Estimating arrival times of people in a shop using R

July 30, 2015
By

(This article was first published on The Beginner Programmer, and kindly contributed to R-bloggers)

Since the first time I was taught the Poisson and Exponential distributions I have been wondering how to apply them to model a real world scenario such as arrivals of people in a shop. Last week I was in a big shopping center and I thought that was the perfect time to gather some data so I chose a shop (randomly) and started recording on a piece of paper how many people arrived and their inter-arrival time.

I went through this process for an hour, in the middle of the afternoon (around 4 to 5pm) during a week day where the influx of customers should be approximately uniform, or so I am told. Here you can download in .txt format, the data I gathered. Note that even though the file is a text file, it is arranged as a .csv so that R can easily detect data.

What is an inter-arrival time? It is the interval of time between each arrival. Assuming that the arrivals are independent, their distribution is exponential. This assumption is further confirmed below by the blue histogram of the observations.

Summary of gathered data:
– I observed the arrival of customer for 58.73 minutes (around an hour)
– During that time 74 “shopping groups” entered the shop. “A shopping group” here is a broad label for a group of 1, 2, 3 or 4 actual customers. The red histograms describes the phenomena in greater detail.

 Rplot

As you can see it seems reasonable to assume that inter-arrival times are exponentially distributed

Rplot01

The red histogram above clearly shows that the majority of “shopping groups” is composed by either a single customer or a couple of customers. Groups of 3 or 4 people are less likely to appear according to the observed data. A good estimate of the probability of the number of people in a shopping group is the relative frequency of the observations.

The following code produces the two plots above

Now that we have uploaded the data, it is time to simulate some observations and compare them to the real one. Below in green is the simulated data.

Rplot03

Rplot02

The code used to simulate the data is here below

Now, the graphs above are pretty, but they are not much use, we need to compare the two sets of graphs to get an idea if our model is fine for this simple task.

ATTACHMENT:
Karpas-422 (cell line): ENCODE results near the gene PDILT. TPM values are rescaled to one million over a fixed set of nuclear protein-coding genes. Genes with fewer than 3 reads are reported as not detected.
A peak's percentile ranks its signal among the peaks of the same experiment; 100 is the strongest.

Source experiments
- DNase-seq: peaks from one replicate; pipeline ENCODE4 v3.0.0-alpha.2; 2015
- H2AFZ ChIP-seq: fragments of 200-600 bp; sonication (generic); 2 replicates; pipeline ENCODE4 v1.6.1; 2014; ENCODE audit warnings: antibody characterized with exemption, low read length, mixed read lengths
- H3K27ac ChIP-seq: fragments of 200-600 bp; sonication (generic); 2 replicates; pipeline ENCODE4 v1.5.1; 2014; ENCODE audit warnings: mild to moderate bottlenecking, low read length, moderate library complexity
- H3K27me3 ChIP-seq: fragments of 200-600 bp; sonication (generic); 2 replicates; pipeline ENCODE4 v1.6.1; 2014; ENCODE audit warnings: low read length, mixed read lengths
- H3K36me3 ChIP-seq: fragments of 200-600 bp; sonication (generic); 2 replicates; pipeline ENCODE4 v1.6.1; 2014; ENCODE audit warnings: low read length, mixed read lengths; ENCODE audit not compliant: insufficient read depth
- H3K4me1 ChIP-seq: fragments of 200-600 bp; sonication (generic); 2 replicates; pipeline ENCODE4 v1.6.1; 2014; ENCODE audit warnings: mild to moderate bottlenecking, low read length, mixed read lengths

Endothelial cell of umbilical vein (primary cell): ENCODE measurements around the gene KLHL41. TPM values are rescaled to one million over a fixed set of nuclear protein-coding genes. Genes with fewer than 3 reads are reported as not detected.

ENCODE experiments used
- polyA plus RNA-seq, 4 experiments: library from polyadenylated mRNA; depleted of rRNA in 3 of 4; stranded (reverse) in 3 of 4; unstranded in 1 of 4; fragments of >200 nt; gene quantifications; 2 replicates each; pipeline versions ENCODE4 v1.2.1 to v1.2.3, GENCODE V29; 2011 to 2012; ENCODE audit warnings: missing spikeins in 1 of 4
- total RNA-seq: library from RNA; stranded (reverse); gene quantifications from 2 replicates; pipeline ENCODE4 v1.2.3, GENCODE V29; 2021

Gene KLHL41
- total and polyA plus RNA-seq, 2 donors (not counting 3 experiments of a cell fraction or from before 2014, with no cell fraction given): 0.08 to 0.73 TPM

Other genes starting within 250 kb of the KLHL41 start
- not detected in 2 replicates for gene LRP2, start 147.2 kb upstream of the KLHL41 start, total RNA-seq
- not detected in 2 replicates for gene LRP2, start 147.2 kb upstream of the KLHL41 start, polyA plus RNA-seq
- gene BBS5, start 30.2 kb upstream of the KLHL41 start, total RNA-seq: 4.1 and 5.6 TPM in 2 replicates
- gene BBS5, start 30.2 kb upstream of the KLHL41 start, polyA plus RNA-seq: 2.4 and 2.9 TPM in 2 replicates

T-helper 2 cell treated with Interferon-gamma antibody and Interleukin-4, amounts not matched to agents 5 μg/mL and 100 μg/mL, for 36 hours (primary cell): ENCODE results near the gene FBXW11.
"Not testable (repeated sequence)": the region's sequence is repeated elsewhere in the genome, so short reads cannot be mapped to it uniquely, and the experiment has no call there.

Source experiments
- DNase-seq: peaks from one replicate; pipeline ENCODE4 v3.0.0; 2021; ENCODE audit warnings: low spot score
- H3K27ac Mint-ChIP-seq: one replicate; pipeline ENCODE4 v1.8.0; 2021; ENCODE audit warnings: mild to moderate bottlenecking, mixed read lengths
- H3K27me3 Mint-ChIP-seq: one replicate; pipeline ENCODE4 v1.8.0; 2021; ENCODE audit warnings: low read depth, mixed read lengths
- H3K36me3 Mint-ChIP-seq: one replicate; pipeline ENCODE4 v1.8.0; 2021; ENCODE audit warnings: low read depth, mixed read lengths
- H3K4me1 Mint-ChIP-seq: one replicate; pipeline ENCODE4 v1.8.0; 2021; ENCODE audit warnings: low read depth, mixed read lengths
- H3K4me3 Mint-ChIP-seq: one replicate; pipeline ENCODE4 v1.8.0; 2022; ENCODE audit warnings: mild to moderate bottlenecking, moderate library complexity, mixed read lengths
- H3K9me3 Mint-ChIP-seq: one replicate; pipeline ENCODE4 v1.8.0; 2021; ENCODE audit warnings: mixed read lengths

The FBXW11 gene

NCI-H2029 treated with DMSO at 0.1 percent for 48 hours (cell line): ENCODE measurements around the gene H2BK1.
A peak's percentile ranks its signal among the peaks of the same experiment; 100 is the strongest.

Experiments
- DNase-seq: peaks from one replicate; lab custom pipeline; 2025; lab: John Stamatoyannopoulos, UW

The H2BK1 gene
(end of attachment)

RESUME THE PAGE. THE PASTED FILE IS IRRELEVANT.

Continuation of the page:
Rplot04 Rplot06

Rplot07

It looks like our model tends to overestimate the number of arrivals in the 0-0.5 minutes section, however this is just one simulation and the average arrival time is close to what we expected using this model. It seems reasonable to use this distribution to estimate the inter-arrival times and the number of people arrived in the shop.

The R-code

Finally, let’s have a look at the ideal exponential distribution given the estimated parameters. Note that some adjustments are necessary because our model is set so that the simulated times are hours, but for practical purposes it is better to work with minutes. Furthermore, by using the exponential distribution formulas we can calculate some probabilities.

Rplot08

By running the code we find out that the probability of the waiting time being less than 3 minutes is 0.975 meaning that it is very likely that one customer group will show up in less than three minutes.

Conclusions.

This model is very basic and simple, both to fit and to run, therefore is very fast to implement. It can be useful to optimize the number of personnel in the store and their function, according to the expected inflow of customers and the average time needed to help the current customers. The hypothesis seem reasonable, given the time of the day considered and provided that the shop does not make some promotion or discount or any other event that could suggest a different behaviour of customers (for instance when there is a discount, it is likely that customers might tell each other to visit the store). For different times of the day, different parameters could be estimated by gathering more data and fitting different exponential distributions.

To leave a comment for the author, please follow the link and comment on their blog: The Beginner Programmer.

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